By Horst Boog, Jurgen Forster, Joachim Hoffman, Ernst Klink, Rolf-Dieter Muller, Gerd R. Ueberschar, Ewald Osers
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Extra resources for Germany and the Second World War: Volume 4: The Attack on the Soviet Union
In order to escape the risk o f a war on two fronts, a risk which would arise if London allied itself with M oscow and if Germany were first to attack the Soviet Union, four weeks later the Army High Command came out in favour of a continuation of Germ an-Soviet co-operation worldwide. ‘This being so, could deliver the British a decisive blow in the Mediterranean, shoulder them away from Asia, help the Italians in building up their Mediter ranean Empire, and, with the aid o f Russia, consolidate the Reich which we have created in western and northern Europe.
St Salewski, Seekriegsleitung, iii, Nos. 4, 5. *8 Schreiber, 'Kontinuität*, No. 6. w Salewski, Seekriegsleitung, i. ; Germany and ike Second World War, ii. 369fr. Haider, Diaries, 506 (13 July 1940). 61 Hitler's Directives-, No, 16 (author’s italics). 24 1. 1. Hitler’s Decision in Favour of War considered561 presumably induced Raeder to have a memorandum prepared on it. 63 He proceeded from the premiss that Germ any’s opponent ‘now and in future’ remained Britain and her potential allies, the United States and the Soviet Union.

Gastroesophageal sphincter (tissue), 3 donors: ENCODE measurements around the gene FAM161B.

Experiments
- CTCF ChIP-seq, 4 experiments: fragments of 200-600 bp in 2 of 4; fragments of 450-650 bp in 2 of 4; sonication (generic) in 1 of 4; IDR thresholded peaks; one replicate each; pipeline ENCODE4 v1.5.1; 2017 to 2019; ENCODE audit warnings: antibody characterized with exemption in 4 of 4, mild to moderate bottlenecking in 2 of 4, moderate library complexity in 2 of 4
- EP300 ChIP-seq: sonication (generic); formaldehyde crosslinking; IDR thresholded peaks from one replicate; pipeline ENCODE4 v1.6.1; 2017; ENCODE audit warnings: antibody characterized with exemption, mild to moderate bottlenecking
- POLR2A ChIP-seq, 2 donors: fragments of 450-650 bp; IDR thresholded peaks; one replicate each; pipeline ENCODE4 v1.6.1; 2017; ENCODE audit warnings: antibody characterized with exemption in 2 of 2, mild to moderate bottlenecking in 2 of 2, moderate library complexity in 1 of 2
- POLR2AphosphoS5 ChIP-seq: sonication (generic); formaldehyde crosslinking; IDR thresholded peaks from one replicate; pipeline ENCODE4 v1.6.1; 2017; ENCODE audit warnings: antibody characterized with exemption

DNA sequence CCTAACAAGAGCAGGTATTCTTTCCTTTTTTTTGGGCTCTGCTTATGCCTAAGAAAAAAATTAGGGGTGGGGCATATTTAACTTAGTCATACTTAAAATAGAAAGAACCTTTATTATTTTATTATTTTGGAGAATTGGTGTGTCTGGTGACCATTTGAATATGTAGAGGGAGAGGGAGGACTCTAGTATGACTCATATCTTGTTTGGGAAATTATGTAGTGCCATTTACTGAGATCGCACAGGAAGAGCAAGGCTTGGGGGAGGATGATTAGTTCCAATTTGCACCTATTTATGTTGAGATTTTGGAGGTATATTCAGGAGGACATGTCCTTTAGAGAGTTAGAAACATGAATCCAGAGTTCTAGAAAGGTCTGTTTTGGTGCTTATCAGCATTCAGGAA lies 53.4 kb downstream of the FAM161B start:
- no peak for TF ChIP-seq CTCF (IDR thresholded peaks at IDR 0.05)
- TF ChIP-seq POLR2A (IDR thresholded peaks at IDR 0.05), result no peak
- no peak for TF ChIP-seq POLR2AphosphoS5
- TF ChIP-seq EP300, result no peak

But concealed behind the statistics was often the fact that only a limited number o f first-rate divisions was available, certainly of motorized formations. One armoured division was not the same as another armoured division. The Wehrmacht had not really been ‘ equipped’ , in the proper sense of the word, for war against the Soviet Union. Frequently the only equipment available was captured weapons and vehicles. This process is here for the first time coherently documented from the sources. Introduction 7 All the decisive aspects o f the war ultimately resulted from the fact that the anticipated rapid collapse o f the Soviet Union did not take place: there was the attrition o f Germ an human and material potential, inability to utilize the country economically on the planned scale, and finally also the mass deaths of Soviet prisoners o f war.